Very rarely, in extreme cases, I’ve seen organizations that could not over hire. But, 99.9% of the time, all organizations would be just fine by over hiring and giving themselves more chances of finding someone great for their organization. Yes, you have some short-term salary budget issues, but most find that is offset by actually being fully staffed with high performing people!

It will either cost you more upfront or more on the backside, one strategy is proactive and one is reactive. As a leader you must ask yourself which one are you more comfortable with?

Talking Talent Acquisition Tech w/ Madeline Laurano (@madtarquin)

Madeline and I are back with our second “Vlog” as the kids like to say! We are Vloggers! Which is like one step below “Influencers” but you get to keep your dignity!

In this episode of Vlogging with Talent Nerds (not the real name, we aren’t naming it) Madeline and I talk Recruiting CRM technology. It’s part of the recruiting landscape that keeps morphing into other areas of the stack, and honestly, we find it pretty complex for the average TA leader.

Madeline Laurano and Tim Sackett – Vlogging TA Nerds!

Question: Do you use a Recruiting CRM? If so, about what percentage do you feel you and your team actually use?

Hit me with your answer in the comments!

Do people really not want to work?

On my way to work this morning, I saw seven businesses that had “Help Wanted” signs out front. The sign above is from a fast-food restaurant requesting you be nice for the few staff they have that are working their butts off to get you fat! Please be patient, your fries, double cheeseburger, and shake will be with you shortly.

I was on vacation for Spring Break (yeah, I said it), and traveled out to St. George, UT, and spent time outside hiking. Stopped at a McDonald’s for a Diet Coke on our way back from Zion and the manager was locking the doors at 2:30 pm in the afternoon. He apologized and said he normally has 50 employees on the schedule, but currently only has 16 and can’t keep the doors open!

Do People Really Not Want To Work? 

1st – Of Course People Don’t Want To Work!?! How stupid is this question!? (Wait, so let me get this straight, I don’t have to work? And I’ll get money? And I don’t have to pay rent? Okay, I’m not gonna work.)

2nd – Read #1.

3rd – If you give anyone the choice to not work, but still get their bills paid, they will not work. This is what is currently taking place in this great country of ours. In fact, some folks are making more not working than they were working. So, none of this is surprising!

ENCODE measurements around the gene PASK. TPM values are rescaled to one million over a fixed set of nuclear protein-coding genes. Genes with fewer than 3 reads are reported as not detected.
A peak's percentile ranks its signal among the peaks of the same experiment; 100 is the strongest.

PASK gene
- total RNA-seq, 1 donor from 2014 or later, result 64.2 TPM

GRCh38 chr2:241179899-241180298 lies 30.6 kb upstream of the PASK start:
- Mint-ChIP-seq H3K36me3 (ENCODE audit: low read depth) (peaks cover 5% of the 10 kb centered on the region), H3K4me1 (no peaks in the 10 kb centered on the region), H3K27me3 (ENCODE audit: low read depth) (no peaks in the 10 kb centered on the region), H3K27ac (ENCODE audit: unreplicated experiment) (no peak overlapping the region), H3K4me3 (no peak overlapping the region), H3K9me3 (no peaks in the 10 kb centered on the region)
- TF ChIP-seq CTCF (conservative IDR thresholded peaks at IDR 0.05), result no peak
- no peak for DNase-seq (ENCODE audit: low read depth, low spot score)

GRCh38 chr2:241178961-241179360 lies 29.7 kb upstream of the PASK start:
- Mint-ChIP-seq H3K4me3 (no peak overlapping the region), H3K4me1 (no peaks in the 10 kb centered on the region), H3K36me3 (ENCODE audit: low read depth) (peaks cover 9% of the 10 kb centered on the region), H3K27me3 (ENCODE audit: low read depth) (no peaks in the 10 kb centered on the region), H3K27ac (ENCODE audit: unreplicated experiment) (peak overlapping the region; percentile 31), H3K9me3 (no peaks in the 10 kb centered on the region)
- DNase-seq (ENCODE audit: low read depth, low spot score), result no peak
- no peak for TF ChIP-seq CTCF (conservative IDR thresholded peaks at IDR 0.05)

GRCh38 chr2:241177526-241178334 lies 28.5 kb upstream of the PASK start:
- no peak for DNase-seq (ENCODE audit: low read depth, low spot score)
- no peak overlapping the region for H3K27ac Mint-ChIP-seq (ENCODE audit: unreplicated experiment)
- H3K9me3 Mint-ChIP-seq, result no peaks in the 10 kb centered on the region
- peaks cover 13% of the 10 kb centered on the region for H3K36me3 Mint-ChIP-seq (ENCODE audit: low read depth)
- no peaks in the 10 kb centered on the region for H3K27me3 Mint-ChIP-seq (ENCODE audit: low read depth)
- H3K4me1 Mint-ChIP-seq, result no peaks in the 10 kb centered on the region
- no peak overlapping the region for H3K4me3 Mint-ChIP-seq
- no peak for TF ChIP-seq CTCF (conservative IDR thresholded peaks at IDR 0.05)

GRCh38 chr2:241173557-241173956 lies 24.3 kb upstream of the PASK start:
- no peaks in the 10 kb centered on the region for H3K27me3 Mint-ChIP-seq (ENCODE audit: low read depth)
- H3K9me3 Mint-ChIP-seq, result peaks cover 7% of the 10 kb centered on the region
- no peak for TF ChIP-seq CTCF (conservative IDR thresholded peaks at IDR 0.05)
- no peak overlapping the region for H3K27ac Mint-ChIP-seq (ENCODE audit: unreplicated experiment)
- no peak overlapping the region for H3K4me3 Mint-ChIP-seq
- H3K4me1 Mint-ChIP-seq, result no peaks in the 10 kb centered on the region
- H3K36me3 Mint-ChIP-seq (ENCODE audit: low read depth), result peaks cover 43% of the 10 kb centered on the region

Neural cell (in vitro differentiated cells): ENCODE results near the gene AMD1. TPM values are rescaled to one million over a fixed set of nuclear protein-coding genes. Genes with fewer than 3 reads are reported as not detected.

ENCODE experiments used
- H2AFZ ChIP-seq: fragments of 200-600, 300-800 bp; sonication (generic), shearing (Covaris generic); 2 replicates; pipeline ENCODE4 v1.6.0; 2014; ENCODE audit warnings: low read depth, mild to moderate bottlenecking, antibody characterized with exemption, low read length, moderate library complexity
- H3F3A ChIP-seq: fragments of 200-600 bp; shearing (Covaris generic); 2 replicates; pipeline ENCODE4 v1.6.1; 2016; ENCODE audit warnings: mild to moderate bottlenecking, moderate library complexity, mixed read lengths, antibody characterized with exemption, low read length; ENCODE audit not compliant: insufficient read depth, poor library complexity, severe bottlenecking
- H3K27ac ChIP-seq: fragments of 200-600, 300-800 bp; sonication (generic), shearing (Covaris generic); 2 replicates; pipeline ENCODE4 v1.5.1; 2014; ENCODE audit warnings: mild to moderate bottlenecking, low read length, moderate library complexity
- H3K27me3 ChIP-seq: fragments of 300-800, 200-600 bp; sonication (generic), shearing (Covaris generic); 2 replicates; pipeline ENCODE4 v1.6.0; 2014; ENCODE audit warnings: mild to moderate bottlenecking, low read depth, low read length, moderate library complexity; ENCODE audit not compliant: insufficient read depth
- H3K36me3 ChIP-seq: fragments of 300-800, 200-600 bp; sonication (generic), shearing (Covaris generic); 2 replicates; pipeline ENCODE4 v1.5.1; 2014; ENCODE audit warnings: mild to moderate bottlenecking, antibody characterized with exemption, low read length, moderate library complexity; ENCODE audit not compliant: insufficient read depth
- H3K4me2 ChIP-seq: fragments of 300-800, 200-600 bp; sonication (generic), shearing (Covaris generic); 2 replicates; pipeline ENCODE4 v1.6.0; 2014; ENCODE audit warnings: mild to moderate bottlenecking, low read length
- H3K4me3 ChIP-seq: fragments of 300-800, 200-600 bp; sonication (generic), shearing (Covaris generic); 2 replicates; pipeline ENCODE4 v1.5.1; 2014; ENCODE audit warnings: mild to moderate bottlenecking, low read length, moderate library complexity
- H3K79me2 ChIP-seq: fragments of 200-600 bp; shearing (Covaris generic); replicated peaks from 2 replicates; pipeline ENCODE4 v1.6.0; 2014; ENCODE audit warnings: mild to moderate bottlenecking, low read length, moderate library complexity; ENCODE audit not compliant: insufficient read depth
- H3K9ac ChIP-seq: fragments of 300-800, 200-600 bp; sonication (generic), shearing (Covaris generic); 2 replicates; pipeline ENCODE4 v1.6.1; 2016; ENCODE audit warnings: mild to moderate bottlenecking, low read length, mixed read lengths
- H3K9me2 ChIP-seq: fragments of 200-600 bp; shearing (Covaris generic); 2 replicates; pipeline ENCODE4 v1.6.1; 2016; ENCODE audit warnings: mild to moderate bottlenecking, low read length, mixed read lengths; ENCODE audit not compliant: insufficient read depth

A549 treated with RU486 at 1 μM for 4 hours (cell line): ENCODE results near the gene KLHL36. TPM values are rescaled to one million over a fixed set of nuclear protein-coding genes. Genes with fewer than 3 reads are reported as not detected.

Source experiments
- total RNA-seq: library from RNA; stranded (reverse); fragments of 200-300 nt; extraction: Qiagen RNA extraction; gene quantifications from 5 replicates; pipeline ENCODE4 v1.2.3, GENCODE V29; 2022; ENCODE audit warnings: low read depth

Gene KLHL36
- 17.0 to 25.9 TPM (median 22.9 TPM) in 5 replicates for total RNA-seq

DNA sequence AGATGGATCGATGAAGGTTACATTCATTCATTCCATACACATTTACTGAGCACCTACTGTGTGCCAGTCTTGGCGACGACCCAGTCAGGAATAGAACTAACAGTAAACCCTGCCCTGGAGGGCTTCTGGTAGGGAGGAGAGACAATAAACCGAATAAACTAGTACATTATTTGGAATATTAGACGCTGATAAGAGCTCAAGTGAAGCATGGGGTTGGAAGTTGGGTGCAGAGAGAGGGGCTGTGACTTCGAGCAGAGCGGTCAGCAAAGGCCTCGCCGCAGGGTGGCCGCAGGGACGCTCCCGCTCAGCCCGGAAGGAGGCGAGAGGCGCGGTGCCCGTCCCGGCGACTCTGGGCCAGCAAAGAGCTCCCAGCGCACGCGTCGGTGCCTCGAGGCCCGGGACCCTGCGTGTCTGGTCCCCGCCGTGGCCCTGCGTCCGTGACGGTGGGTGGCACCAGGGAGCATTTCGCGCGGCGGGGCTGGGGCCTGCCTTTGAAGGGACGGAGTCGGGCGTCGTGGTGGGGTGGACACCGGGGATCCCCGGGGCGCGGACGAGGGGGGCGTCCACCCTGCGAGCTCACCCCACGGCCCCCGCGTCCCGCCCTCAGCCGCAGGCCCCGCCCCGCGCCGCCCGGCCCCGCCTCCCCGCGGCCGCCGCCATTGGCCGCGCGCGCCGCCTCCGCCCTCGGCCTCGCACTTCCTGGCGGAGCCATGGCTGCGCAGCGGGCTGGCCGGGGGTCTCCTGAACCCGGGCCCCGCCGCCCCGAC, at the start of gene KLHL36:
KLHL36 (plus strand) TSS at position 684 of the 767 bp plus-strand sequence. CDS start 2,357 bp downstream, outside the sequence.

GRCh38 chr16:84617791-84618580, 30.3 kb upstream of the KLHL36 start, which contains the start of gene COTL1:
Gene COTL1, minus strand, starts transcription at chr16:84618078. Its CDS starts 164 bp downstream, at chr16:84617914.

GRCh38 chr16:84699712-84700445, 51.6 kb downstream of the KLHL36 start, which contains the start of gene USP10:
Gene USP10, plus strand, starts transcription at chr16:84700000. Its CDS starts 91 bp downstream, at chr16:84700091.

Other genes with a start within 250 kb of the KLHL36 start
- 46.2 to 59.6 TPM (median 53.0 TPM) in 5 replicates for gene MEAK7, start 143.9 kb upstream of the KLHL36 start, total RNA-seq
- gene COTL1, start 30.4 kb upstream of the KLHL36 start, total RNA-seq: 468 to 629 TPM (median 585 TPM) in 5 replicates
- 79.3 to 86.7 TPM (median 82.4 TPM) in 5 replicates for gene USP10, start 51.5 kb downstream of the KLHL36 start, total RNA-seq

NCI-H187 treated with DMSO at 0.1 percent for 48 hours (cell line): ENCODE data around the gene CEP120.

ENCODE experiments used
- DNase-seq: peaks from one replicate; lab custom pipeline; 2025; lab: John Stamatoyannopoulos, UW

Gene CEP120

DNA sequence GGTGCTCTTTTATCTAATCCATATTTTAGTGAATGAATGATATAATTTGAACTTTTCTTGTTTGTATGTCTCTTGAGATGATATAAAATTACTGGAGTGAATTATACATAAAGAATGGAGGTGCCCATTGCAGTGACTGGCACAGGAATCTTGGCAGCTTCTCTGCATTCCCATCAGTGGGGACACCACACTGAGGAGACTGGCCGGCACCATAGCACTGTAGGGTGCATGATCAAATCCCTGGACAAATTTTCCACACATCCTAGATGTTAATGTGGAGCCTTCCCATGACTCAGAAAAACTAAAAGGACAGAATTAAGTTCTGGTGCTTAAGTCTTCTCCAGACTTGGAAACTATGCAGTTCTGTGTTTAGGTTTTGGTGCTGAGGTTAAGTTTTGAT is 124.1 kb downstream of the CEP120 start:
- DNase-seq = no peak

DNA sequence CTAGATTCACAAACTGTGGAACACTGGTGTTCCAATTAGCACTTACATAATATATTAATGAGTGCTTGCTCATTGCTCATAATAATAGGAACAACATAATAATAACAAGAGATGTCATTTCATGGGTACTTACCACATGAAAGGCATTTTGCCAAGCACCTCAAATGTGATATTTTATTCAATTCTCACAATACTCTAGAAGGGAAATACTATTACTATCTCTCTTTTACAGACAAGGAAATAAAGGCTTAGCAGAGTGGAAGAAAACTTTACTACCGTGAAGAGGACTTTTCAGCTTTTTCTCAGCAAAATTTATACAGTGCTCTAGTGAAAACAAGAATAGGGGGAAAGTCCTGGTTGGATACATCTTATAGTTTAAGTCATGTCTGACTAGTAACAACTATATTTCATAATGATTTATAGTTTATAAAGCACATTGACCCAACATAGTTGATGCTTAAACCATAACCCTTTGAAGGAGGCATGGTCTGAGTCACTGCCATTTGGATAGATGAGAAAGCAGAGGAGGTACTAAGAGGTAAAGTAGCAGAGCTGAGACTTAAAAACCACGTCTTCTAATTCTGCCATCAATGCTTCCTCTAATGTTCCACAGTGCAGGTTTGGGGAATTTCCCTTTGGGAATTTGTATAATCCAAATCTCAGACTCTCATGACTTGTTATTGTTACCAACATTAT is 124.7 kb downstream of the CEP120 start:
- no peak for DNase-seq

The surprising part is politicians seem to be the only people alive, in America, who don’t understand that businesses can’t get people to come to work right now. They like to point to unemployment numbers, but those numbers are not telling the true story of what’s happening across the vast majority of industries.

Certain companies and industries got hurt super bad by Covid. We needed a policy that was sniper rifle accurate to help those people. Our government, instead gave us a nuclear bomb acting like everyone was in trouble. Which lands us in the position we are in right now. Too much work, not enough people who need to work at this moment.

No, Really!? Do People Not Want To Work? 

Here’s my take:

People want to do things that make them feel valued. Things that make them feel satisfied. Where they have some freedom of choice. And at the end of the day they feel safe, secure, and that they matter.

The vast majority of jobs from $10/hr to $20/hr can’t meet those basic needs.

If anyone of us was given the choice to not work and have our basic needs met, even for a short period of time (like the current Stimulus package) most would take it and do things they would rather be doing. Some will help others and volunteer. Some will take time for themselves. Some will actually do nothing and just wait until the time comes around when they have to go back to work to meet their basic needs.

So, basically, if you are hurting for workers and you pay below $20/hr, you are going to be in a world of hurt through at least this summer and maybe longer.

What Can You Do To Get More Workers? 

First, do everything in your power to keep the workers you have. Be kind. Be helpful. Be understanding. If they are overworked, be empathetic and try to do what you can to help them and their quality of life.

Second, don’t give new employees stuff you won’t give your current employees. I see this constantly. Oh! Hey, come work for us and we’ll give you a $500 signing bonus! But you won’t give your current employees a $500 retention or Hard Work bonus.

Third, stop thinking you are all that and a bag of chips! You can’t just throw up a Help Wanted sign and get workers. Be Better! Yep, that means you might actually have to put money into recruiting. Yes, hourly recruiting is as important as salaried recruiting and in many businesses more important. But, I find most organizations that hire a lot of hourly workers are vastly under-resourced when it comes to hourly recruiting as compared to salary recruiting.

Fourth, it’s time to take some chances with all those biases you have. Hire folks who test positive for weed. Hire folks who went to prison. Hire folks who aren’t your “Norm”. It’s time to take some chances, which really aren’t chances, but being more inclusive in hiring, but that’s an entire other post.

Finally, vote differently. If one employer is having a problem hiring, most likely that employer isn’t really that great to work for. If tens of thousands of employers are struggling to hire, something went wrong at a macro-scale. In terms of our current situation, we know exactly what went wrong. Bad policy is causing some short/long-term pain for employers.

Economics will eventually take care of this problem. Employers will pay more, offer more, change. This means we’ll all pay more for stuff we used to get cheaper. Some businesses will go under because you won’t agree that paying more is worth what they offer. This will cause workers to be unemployed. Making it easier for employers to hire at market wages. The law of supply and demand is undefeated.